Good lie. “That’s kind of you, Professor. We find ways. Usually we take some pocket money with us.”

     “Then I won’t worry any more. You’d better be off to class then. I’ll follow you out.”

     On his way, Leith ran into Headmaster. “I was just on my way to collect you from class, Master Wallace. I would like to talk to you in my office. I’ve cleared it with Professor Morrison. I trust you are feeling better now?”

     “Yes, Headmaster.” Leith’s mind raced with confusion, wondering what the topic of conversation would be.

     They entered the office. Headmaster unlocked his door and invited Leith to sit. “I have a delicate matter to discuss with you this afternoon, Master Wallace. The other day when your father was here…”

     Leith rolled his eyes. “I don’t want to talk about my father, Headmaster.”

     “I think we need to. I am aware of your shaky relationship with your father and noticed the way he spoke to you. I wanted you to know I am here, if you ever need someone to talk to. I am a father now and I was once a son. I am willing to listen to anything you have to say, without criticizing, or judging you in any manner.” Headmaster cleared his throat. “Life isn’t easy for us. It’s quite unfair actually. We are born into this world and we expect to be treated a certain way by our fathers and mothers. Sometimes we are disappointed by the way it truly is in reality.” Headmaster waited for Leith to speak, but he sat in silence. “While my only son was growing up, I had dreams and hopes that he would want to take over as Headmaster when I had finished my term of office. I brought him here to work and tried to show him the positive side of life in running a boy’s school. He wants nothing to do with it. We have had several arguments over this subject. It took me a long time and much heartache to realize my son would never be the son I wanted him to be. He had his own ideas and hopes and dreams and they weren’t the same as mine. I will soon need a replacement. You’ll be twenty-one years old by then. How about it? Do you want to be Headmaster?” The man burst out laughing.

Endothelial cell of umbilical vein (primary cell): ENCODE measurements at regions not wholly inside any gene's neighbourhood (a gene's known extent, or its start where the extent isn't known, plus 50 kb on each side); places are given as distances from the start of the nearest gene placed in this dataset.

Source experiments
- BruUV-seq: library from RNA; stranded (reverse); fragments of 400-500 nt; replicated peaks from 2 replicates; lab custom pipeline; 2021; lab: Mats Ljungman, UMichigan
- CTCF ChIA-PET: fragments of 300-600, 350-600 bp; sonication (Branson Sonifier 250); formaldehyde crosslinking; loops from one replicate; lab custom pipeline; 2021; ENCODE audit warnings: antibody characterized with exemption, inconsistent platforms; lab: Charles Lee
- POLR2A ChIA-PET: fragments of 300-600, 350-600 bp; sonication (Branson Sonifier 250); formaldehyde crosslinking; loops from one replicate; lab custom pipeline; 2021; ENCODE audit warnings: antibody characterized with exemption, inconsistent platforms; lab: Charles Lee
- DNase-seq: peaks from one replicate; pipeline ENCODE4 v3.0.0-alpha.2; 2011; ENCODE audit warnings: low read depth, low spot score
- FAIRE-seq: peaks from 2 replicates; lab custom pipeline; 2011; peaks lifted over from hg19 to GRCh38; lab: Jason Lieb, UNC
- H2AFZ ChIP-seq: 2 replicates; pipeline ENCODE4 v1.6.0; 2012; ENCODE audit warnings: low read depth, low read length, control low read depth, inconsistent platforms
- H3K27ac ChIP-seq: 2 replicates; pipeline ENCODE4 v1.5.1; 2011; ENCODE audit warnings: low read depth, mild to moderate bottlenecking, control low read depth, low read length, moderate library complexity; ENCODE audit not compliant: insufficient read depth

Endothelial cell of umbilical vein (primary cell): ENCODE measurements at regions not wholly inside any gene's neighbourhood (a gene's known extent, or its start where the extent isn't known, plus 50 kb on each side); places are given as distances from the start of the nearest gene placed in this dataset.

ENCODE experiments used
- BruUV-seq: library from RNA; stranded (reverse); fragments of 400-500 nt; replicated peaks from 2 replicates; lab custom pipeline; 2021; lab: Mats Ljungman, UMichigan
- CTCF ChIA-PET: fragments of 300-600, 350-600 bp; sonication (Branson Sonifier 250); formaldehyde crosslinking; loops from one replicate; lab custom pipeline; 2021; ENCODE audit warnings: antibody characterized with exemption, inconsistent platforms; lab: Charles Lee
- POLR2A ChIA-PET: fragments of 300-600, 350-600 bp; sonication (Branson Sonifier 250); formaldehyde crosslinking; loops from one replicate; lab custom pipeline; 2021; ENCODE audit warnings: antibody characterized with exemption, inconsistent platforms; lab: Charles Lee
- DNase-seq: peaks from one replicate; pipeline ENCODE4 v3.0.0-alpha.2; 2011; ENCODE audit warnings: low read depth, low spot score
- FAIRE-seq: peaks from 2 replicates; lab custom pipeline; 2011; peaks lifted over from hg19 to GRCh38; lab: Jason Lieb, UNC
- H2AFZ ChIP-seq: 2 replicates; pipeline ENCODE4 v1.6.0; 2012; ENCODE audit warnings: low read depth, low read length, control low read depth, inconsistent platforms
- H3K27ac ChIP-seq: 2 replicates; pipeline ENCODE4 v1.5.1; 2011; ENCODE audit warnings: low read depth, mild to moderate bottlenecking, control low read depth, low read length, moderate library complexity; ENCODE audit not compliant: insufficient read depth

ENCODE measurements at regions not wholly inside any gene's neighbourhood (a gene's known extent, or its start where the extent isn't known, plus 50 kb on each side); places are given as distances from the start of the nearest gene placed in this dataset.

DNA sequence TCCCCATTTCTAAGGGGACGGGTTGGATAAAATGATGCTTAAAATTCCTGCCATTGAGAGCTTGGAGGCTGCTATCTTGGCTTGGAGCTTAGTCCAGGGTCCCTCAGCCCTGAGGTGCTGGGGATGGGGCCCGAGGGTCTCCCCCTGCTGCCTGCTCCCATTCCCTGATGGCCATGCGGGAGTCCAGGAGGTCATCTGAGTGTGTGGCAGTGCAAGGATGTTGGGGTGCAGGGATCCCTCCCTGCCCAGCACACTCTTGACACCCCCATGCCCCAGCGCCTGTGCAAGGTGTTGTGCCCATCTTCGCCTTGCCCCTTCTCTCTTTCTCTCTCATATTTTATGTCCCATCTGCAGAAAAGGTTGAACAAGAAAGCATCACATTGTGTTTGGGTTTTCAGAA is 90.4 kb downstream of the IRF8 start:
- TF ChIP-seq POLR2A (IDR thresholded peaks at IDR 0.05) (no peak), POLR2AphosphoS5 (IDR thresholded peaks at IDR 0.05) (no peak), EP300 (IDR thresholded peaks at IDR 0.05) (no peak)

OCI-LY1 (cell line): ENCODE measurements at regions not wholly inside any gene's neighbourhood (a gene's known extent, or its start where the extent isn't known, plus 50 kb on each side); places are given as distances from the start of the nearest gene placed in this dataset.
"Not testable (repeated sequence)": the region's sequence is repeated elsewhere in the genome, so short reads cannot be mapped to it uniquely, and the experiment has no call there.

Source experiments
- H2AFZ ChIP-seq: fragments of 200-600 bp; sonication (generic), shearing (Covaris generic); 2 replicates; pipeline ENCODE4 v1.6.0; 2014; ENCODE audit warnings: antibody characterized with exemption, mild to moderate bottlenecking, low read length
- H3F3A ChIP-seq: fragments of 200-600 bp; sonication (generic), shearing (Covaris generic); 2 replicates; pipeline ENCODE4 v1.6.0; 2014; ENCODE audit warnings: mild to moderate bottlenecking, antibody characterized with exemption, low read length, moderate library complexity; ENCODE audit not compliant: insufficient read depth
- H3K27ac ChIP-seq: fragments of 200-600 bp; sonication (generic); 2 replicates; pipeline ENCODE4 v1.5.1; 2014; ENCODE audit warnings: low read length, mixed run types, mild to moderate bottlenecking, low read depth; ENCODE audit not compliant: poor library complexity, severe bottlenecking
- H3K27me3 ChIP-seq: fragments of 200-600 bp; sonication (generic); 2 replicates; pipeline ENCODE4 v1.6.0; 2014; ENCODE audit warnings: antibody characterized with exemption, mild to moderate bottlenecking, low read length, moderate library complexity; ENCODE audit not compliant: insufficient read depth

Leith laughed too. “Me?”

     Headmaster stood and put his arm around Leith’s shoulders. “Think about what I said. I’m here for you. I’ll walk you back to class.”

     “Thank you, Headmaster. I’ll think about it.”

     After class the lads met up in the main hall. While they were talking Sandy glanced over to the stairs on the other side and saw Professor Wilson glaring at them. “I think he’s mad at us.”

     “Who?” Leith had no idea what he was talking about.

     “Professor Wilson. His eyes are full of greed and hatred. What will we do? I’m afraid of him,” Sandy said.

     The others turned to see the professor heading towards them. “Run and find Rufus and have him come right away and open the door to the dungeon.” Leith pointed at Fraser. “Meet us by the door. Come on. We’ve got to lose him.” Leith took off running towards the pool. The others stayed close.

     Sandy turned and looked back. Professor Wilson bounded towards them. “He’s coming after us.”

     They wove in and out of rooms, keeping their eye on him, hiding behind walls and doors, until they saw Rufus and Fraser. “There’s Fraser,” Duncan said.

     “Hurry, Rufus. Open the door.” Leith shouted as they rushed through. “Lock it behind you.” They heard Professor Wilson shaking the knob.